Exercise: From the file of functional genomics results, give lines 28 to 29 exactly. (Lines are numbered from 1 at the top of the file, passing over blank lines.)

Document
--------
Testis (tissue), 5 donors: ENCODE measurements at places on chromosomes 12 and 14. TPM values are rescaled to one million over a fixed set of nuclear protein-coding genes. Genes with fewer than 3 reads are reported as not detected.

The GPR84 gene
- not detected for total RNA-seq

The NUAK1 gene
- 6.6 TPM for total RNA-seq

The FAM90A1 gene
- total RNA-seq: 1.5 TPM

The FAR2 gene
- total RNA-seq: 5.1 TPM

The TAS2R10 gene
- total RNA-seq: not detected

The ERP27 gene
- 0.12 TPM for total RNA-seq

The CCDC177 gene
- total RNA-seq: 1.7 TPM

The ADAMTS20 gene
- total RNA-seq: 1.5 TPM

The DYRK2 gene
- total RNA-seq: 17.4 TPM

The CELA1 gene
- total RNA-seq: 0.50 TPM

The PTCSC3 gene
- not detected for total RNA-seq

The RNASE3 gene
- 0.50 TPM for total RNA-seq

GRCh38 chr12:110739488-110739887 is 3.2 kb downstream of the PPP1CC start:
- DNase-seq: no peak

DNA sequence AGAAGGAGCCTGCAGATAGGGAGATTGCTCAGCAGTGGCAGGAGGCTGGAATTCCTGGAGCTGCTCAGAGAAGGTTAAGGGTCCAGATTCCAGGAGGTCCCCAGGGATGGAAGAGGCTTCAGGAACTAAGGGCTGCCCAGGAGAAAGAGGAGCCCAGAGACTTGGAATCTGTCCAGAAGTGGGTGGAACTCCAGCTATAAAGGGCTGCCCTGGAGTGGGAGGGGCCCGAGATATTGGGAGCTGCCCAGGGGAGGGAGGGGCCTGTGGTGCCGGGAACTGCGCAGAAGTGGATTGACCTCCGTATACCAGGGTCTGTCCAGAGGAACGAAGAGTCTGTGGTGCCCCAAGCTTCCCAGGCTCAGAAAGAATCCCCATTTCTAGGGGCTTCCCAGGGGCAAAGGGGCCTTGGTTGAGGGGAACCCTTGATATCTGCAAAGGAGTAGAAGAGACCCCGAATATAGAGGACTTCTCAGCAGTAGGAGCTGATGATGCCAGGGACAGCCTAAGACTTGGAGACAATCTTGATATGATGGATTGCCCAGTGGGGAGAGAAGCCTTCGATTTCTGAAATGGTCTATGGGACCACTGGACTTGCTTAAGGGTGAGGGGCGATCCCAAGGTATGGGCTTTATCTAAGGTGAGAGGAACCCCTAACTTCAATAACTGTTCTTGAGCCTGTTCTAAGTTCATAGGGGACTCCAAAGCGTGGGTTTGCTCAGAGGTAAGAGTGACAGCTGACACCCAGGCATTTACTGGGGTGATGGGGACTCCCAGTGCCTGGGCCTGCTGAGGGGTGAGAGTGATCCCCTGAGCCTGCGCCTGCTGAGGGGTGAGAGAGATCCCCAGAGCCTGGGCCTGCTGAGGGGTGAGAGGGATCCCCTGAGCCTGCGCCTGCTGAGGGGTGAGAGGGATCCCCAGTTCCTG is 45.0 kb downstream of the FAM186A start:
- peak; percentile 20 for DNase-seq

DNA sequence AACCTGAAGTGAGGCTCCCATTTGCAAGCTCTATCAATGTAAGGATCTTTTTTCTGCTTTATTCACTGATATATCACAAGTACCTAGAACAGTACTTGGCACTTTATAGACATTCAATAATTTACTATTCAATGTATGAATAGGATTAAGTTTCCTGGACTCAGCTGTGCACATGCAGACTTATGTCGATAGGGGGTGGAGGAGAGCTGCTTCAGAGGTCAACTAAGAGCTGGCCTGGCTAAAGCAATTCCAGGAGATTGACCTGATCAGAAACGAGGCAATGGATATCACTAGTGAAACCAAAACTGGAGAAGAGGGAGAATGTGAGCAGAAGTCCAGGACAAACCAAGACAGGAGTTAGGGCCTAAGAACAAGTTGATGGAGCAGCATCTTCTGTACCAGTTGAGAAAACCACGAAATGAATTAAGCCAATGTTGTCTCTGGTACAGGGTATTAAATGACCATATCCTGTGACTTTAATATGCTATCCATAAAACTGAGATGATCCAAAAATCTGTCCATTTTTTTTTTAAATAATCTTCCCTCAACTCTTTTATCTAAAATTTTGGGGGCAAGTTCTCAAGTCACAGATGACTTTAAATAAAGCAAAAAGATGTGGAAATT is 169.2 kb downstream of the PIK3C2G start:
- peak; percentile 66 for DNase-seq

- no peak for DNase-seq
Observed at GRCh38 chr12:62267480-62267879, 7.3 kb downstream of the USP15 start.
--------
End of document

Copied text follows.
DNA sequence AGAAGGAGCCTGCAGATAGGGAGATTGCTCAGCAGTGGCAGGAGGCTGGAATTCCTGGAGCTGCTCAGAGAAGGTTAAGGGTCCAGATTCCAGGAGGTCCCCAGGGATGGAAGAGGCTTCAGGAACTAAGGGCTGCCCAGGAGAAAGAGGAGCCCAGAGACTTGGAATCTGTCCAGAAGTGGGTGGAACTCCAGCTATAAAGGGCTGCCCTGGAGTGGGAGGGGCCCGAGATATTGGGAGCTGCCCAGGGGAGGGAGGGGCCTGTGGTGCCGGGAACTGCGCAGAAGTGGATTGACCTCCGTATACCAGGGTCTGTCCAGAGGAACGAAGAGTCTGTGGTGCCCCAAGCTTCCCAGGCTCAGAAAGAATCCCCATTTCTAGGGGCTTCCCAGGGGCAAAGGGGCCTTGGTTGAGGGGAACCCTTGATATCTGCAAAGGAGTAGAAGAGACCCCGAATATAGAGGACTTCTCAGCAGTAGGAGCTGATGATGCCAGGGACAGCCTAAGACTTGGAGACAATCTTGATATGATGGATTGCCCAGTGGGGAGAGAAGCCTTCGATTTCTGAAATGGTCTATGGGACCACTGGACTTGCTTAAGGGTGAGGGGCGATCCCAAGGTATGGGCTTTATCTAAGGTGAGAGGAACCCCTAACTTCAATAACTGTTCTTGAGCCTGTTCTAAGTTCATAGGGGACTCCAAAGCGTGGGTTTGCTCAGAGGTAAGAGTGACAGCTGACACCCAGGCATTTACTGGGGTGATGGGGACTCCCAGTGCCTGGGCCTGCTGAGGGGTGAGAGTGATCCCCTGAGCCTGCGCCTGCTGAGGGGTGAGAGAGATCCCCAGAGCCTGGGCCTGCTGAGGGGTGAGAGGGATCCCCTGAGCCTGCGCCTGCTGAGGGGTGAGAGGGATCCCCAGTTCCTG is 45.0 kb downstream of the FAM186A start:
- peak; percentile 20 for DNase-seq